Egypt, Greece and Cyprus Pledge Energy Cooperation
Egyptian President Abdel-Fattah al-Sissi welcomed Greek Prime Minister Antonis Samaras and Cypriot President Nicos Anastasiades in Cairo on Saturday 8 November. Egypt, Greece and Cyprus announced the beginning of a tripartite cooperation by the signing of the Cairo Declaration which includes mentions of the Cyprus’ problem and Turkey’s recent intervention in the island’s EEZ.
The three countries expressed their wish for a fair, just and comprehension settlement for the division of the island. They also stressed on the importance of applying the principles of UNCLOS in the delimitation of Exclusive Economic Zones pledging to accelerate the process that would lead to the final definition of their respective maritime zones. Turkey’s recent actions in Cyprus’ EZZ was also condemned: The three countries urged Turkey to terminate all seismic exploration within the maritime zone of Cyprus and to avoid similar activities in the future. According to the text of the declaration: "We recognize that the discovery of important hydrocarbon reserves in the Eastern Mediterranean can serve as a catalyst for regional cooperation. We stress that this cooperation would be better served through the adherence by the countries of the region to well established principles of international Law. In this respect, we emphasize the universal character of the UN Convention on the Law of the Sea (UNCLOS), and decide to proceed expeditiously with our negotiations on the delimitation of our maritime zones, where this is not yet done."
The meeting and the declaration that followed reveal that the three countries are envisaging a close partnership in the years to come. The Eastern Mediterranean is undergoing major changes as the discovery of natural gas promises to turn the interested parties into net natural gas exporters. The opportunity is significant as it could bring not only natural gas independence for the countries concerned but it would also lift the economy.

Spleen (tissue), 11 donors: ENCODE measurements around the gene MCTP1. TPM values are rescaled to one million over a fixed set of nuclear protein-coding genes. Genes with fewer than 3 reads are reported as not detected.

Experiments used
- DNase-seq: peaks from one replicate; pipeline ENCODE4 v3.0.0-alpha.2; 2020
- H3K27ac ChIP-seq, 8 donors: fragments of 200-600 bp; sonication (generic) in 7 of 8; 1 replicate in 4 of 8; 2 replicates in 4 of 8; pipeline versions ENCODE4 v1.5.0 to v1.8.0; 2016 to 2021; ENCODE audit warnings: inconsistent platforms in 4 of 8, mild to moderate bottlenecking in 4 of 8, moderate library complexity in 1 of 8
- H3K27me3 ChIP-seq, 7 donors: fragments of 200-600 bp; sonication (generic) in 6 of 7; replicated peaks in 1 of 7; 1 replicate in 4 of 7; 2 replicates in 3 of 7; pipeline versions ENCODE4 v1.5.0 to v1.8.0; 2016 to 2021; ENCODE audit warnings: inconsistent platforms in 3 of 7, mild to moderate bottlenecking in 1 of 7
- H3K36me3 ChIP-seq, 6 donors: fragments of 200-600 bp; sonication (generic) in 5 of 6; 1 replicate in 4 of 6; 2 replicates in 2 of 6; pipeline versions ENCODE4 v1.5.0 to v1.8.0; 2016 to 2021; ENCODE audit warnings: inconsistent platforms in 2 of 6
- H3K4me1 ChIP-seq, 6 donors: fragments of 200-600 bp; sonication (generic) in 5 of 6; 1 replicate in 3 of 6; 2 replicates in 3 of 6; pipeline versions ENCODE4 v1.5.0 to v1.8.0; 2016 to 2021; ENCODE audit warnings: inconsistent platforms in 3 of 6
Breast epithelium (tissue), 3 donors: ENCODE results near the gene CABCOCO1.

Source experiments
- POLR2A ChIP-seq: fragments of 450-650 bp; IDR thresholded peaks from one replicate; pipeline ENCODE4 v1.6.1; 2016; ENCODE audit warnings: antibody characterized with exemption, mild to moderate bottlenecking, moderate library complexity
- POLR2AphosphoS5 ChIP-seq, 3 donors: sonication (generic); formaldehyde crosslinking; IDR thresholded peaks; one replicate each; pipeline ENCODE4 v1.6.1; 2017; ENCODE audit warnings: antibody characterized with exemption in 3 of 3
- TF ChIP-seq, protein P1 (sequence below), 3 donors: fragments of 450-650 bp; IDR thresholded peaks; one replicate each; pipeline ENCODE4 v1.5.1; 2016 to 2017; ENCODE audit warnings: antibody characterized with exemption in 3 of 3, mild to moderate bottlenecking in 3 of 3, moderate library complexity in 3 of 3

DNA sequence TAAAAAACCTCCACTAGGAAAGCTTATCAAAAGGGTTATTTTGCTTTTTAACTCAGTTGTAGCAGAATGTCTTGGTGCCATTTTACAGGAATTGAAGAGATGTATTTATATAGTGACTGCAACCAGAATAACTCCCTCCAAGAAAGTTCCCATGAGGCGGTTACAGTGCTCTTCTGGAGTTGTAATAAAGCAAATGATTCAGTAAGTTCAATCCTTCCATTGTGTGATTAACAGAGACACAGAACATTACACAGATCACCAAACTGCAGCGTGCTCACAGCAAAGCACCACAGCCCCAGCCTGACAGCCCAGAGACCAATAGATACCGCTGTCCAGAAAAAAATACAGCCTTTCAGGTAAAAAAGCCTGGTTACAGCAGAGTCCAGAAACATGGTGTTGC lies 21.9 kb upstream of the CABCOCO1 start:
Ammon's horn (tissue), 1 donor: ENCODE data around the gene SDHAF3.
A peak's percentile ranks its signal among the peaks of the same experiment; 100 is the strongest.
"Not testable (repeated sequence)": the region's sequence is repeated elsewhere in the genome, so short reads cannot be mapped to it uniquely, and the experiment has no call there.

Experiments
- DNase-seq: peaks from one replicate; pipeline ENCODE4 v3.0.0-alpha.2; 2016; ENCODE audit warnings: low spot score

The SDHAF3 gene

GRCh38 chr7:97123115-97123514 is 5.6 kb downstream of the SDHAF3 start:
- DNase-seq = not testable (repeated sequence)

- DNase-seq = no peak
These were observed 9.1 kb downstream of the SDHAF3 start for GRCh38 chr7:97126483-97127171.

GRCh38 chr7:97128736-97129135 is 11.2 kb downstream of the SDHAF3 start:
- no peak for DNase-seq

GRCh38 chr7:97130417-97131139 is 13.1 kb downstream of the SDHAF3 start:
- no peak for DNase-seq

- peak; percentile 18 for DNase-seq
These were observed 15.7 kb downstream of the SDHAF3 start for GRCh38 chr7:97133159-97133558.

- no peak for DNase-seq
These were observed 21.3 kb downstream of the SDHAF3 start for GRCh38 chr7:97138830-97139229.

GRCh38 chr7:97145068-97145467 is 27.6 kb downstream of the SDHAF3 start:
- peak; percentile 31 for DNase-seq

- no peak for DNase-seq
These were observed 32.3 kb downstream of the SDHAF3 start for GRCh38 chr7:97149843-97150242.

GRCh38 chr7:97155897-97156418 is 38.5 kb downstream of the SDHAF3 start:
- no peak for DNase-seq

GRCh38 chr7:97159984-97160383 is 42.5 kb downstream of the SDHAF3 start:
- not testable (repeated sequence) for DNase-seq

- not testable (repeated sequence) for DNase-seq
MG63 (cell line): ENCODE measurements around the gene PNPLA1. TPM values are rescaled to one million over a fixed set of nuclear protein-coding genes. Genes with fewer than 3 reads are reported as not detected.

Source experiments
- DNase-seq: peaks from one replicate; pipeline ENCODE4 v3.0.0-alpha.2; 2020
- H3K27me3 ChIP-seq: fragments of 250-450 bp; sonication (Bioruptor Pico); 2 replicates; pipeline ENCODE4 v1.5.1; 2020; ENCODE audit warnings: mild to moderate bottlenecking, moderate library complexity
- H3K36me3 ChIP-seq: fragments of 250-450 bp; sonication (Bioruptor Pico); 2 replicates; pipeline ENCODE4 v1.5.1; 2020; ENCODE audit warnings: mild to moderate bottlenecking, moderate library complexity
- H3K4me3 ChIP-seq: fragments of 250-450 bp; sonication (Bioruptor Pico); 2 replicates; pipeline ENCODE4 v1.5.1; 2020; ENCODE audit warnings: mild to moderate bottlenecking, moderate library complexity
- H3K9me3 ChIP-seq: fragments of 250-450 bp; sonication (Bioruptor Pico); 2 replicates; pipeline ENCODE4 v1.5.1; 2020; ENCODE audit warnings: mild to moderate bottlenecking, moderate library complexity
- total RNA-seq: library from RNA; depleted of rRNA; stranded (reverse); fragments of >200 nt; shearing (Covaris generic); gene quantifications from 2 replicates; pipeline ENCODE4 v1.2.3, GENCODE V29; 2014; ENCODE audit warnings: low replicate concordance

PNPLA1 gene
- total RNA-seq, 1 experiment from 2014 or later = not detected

The role of Egypt is unfolding and it is likely that Cairo will be playing a strategic part in Eastern Mediterranean gas developments. The mismanagement of Egypt’s gas resources, the declining production and the growing consumption are putting a strain on the country’s energy outlook. Egypt would benefit from pipeline imports of natural gas from its immediate neighbours. The energy crisis that Egypt is undergoing prompted the signing of a contract between Höegh LNG Holdings and EGAS for a floating storage and regasification unit (FSRU) that would permit LNG imports.
Egypt’s appeal is not only for its potential to become a nearby customer. It could also serve as an export route. It is currently engaged in serious talks with Israel to import gas from its neighbour’s largest fields. Israel could use Egypt’s unused export terminals to reach export markets.
Whilst the meeting between Greece, Cyprus and Egypt gives hopes of future regional cooperation, caution is required: a pending maritime border dispute between Lebanon and Israel is yet to be resolved, Turkey still opposes Cyprus’ exploitation of its maritime zones and a solution for the division of Cyprus must be achieved.
The full declaration can be accessed here: http://www.moi.gov.cy/moi/pio/pio.nsf/All/C9E12F410347FB37C2257D8A004CF2C5?OpenDocument
Karen Ayat is an analyst and Associate Partner at Natural Gas Europe focused on energy geopolitics. She holds an LLM in Commercial Law from City University London and a Bachelor of Laws from Université Saint Joseph in Beirut. Email Karen firstname.lastname@example.org Follow her on Twitter: @karenayat